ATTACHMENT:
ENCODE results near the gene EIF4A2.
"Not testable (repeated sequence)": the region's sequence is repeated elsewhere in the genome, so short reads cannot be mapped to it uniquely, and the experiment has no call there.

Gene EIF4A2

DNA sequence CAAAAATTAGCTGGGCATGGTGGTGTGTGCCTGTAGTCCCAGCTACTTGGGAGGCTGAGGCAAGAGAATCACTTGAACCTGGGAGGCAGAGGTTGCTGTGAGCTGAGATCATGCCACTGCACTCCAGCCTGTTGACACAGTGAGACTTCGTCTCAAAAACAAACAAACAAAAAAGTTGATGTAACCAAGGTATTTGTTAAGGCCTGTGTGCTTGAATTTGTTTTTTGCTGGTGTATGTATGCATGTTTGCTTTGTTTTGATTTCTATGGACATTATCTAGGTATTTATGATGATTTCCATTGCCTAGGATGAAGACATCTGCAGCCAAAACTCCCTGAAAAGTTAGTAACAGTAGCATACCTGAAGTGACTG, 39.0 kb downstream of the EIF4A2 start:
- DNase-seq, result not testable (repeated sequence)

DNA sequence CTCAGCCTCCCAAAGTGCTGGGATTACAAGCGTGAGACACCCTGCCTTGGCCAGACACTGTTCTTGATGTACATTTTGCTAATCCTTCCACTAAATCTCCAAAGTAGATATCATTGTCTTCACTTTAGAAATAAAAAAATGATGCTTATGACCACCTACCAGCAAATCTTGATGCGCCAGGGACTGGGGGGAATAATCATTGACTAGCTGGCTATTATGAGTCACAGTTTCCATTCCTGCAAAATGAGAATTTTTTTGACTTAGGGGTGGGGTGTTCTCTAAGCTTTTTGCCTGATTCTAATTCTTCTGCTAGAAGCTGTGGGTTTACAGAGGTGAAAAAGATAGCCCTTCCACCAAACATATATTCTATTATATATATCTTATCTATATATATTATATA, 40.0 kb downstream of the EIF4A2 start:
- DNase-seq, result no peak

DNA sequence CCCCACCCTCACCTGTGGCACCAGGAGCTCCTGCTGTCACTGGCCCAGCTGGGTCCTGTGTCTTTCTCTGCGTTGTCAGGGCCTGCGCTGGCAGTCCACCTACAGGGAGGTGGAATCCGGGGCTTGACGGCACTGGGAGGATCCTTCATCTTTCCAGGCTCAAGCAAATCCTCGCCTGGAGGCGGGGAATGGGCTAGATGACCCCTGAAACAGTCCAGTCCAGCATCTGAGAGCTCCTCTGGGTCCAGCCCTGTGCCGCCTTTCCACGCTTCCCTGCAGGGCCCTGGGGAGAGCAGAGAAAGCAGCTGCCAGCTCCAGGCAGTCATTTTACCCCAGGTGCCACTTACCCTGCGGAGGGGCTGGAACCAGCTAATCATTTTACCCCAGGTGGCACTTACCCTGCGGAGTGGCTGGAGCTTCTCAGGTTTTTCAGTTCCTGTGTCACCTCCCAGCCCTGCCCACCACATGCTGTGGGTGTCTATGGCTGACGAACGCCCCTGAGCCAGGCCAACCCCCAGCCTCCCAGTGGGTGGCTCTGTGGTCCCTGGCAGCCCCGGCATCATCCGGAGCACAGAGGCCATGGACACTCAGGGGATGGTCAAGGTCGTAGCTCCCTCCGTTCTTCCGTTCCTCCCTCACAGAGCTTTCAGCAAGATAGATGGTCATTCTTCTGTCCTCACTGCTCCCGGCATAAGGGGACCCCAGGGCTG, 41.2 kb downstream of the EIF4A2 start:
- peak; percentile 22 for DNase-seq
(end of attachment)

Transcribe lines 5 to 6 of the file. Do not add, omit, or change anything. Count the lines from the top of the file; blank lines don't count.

- DNase-seq, result not testable (repeated sequence)

DNA sequence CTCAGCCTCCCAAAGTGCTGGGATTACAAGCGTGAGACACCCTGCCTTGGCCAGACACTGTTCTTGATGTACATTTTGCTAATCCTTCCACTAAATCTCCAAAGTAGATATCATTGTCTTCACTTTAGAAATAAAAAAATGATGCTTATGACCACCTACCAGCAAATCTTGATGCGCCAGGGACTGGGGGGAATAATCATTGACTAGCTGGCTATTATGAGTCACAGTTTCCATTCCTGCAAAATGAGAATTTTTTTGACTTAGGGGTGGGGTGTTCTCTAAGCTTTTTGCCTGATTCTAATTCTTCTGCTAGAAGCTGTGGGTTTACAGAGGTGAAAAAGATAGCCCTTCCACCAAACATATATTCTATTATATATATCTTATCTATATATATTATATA, 40.0 kb downstream of the EIF4A2 start: